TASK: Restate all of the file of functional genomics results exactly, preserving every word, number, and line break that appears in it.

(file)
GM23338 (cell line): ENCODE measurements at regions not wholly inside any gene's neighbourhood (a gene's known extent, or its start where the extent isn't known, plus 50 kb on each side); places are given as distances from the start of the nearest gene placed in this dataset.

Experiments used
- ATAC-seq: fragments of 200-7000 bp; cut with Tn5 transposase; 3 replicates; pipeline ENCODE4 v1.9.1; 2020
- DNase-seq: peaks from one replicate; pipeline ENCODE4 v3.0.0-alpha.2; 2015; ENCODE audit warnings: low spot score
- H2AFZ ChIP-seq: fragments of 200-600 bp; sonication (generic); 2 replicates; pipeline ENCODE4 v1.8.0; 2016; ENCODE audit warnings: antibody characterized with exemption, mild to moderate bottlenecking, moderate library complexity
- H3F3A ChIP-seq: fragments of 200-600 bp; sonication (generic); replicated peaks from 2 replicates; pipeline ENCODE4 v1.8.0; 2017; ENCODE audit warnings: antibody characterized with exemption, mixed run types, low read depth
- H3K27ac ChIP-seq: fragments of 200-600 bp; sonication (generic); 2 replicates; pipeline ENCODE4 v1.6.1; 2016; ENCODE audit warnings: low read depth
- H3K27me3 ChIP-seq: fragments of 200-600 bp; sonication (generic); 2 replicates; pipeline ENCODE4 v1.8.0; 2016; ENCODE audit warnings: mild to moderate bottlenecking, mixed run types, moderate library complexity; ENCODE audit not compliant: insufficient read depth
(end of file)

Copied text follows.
GM23338 (cell line): ENCODE measurements at regions not wholly inside any gene's neighbourhood (a gene's known extent, or its start where the extent isn't known, plus 50 kb on each side); places are given as distances from the start of the nearest gene placed in this dataset.

Experiments used
- ATAC-seq: fragments of 200-7000 bp; cut with Tn5 transposase; 3 replicates; pipeline ENCODE4 v1.9.1; 2020
- DNase-seq: peaks from one replicate; pipeline ENCODE4 v3.0.0-alpha.2; 2015; ENCODE audit warnings: low spot score
- H2AFZ ChIP-seq: fragments of 200-600 bp; sonication (generic); 2 replicates; pipeline ENCODE4 v1.8.0; 2016; ENCODE audit warnings: antibody characterized with exemption, mild to moderate bottlenecking, moderate library complexity
- H3F3A ChIP-seq: fragments of 200-600 bp; sonication (generic); replicated peaks from 2 replicates; pipeline ENCODE4 v1.8.0; 2017; ENCODE audit warnings: antibody characterized with exemption, mixed run types, low read depth
- H3K27ac ChIP-seq: fragments of 200-600 bp; sonication (generic); 2 replicates; pipeline ENCODE4 v1.6.1; 2016; ENCODE audit warnings: low read depth
- H3K27me3 ChIP-seq: fragments of 200-600 bp; sonication (generic); 2 replicates; pipeline ENCODE4 v1.8.0; 2016; ENCODE audit warnings: mild to moderate bottlenecking, mixed run types, moderate library complexity; ENCODE audit not compliant: insufficient read depth